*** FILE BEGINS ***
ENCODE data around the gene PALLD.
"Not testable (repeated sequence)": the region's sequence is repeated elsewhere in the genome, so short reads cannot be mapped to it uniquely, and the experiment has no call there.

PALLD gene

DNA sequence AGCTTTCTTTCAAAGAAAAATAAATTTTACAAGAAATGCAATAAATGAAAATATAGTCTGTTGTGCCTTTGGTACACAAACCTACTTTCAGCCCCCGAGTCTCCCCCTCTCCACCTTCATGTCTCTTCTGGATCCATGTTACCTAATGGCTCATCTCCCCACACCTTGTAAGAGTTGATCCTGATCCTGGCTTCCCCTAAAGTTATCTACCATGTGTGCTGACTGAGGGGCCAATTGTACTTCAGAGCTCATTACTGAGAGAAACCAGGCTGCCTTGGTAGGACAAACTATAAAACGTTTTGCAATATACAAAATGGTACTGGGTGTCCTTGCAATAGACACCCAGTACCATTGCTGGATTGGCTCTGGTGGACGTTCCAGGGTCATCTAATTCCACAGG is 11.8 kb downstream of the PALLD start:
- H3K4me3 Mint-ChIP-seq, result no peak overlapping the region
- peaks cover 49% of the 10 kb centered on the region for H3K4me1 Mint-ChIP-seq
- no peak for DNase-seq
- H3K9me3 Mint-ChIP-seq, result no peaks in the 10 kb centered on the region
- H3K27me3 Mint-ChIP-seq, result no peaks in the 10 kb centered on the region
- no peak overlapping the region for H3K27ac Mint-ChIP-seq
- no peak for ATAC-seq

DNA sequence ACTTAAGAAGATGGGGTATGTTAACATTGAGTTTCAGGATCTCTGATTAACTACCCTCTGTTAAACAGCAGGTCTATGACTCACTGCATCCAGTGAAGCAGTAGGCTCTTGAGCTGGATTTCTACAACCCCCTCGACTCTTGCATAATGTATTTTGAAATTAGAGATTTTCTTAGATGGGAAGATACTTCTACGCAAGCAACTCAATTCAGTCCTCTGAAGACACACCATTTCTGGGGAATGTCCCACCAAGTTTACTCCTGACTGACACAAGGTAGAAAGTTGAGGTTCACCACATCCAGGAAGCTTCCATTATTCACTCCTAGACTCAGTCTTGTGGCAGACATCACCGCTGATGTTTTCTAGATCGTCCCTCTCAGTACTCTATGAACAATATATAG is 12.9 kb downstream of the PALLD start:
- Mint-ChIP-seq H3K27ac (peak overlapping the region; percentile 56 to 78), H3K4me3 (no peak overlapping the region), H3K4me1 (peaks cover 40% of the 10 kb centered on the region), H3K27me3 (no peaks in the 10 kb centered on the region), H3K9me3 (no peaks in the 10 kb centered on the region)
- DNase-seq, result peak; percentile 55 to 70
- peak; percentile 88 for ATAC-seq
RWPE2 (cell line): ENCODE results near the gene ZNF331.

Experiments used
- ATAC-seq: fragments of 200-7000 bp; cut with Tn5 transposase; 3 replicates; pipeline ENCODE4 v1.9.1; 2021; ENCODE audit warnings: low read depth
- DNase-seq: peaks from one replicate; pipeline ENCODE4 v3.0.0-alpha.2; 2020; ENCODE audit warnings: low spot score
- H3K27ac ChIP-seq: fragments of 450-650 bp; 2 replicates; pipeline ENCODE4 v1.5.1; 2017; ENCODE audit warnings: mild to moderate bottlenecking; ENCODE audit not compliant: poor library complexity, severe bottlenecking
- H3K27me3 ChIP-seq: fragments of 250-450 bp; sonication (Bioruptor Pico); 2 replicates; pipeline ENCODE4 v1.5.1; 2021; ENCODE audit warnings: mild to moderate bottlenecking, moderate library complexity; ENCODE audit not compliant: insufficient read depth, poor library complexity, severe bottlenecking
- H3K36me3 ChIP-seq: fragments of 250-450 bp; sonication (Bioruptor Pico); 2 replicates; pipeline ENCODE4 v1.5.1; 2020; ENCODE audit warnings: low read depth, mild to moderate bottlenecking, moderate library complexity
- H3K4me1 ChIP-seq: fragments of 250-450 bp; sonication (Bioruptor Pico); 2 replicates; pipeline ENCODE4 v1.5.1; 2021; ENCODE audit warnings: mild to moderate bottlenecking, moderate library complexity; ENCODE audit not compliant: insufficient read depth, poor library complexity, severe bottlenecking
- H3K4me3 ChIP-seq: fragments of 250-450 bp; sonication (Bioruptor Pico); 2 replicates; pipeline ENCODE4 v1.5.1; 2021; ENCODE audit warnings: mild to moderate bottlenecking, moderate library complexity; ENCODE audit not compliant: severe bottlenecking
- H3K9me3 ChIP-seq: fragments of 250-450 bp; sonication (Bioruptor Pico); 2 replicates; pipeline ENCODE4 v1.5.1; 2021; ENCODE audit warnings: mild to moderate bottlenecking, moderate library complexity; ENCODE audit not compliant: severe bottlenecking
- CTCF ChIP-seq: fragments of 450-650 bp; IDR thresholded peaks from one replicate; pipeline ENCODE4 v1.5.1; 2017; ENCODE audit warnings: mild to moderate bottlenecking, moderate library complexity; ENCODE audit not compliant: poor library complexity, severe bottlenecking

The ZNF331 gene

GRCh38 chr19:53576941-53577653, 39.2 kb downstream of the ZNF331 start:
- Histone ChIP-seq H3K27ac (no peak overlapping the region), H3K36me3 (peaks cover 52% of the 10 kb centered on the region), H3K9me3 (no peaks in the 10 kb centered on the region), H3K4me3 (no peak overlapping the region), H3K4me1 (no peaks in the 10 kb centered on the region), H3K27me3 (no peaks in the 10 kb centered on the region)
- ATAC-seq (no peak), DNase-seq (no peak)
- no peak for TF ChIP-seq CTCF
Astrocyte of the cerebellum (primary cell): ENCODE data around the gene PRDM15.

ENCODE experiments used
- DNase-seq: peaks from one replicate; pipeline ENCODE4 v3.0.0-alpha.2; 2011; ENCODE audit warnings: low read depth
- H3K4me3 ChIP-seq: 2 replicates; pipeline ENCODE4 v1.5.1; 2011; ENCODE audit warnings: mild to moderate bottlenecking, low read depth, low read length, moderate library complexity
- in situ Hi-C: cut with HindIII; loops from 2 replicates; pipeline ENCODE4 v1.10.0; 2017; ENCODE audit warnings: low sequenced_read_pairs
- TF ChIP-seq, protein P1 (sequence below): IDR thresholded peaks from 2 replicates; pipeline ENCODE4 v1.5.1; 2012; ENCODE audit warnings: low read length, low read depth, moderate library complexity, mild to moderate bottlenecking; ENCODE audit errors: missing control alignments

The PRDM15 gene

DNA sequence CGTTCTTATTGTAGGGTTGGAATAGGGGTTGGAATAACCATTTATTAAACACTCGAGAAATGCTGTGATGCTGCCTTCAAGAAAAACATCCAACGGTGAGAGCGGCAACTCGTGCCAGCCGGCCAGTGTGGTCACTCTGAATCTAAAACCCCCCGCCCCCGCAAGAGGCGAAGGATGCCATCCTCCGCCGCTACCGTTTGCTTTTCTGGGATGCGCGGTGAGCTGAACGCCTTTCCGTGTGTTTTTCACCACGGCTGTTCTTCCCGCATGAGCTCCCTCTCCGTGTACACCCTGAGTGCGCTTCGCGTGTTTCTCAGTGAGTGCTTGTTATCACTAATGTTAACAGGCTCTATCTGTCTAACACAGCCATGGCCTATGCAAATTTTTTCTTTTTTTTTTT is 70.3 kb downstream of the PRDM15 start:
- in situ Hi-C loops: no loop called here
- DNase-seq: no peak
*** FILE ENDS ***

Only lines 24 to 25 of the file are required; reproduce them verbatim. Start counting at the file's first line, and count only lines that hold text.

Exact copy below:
- H3K4me3 ChIP-seq: fragments of 250-450 bp; sonication (Bioruptor Pico); 2 replicates; pipeline ENCODE4 v1.5.1; 2021; ENCODE audit warnings: mild to moderate bottlenecking, moderate library complexity; ENCODE audit not compliant: severe bottlenecking
- H3K9me3 ChIP-seq: fragments of 250-450 bp; sonication (Bioruptor Pico); 2 replicates; pipeline ENCODE4 v1.5.1; 2021; ENCODE audit warnings: mild to moderate bottlenecking, moderate library complexity; ENCODE audit not compliant: severe bottlenecking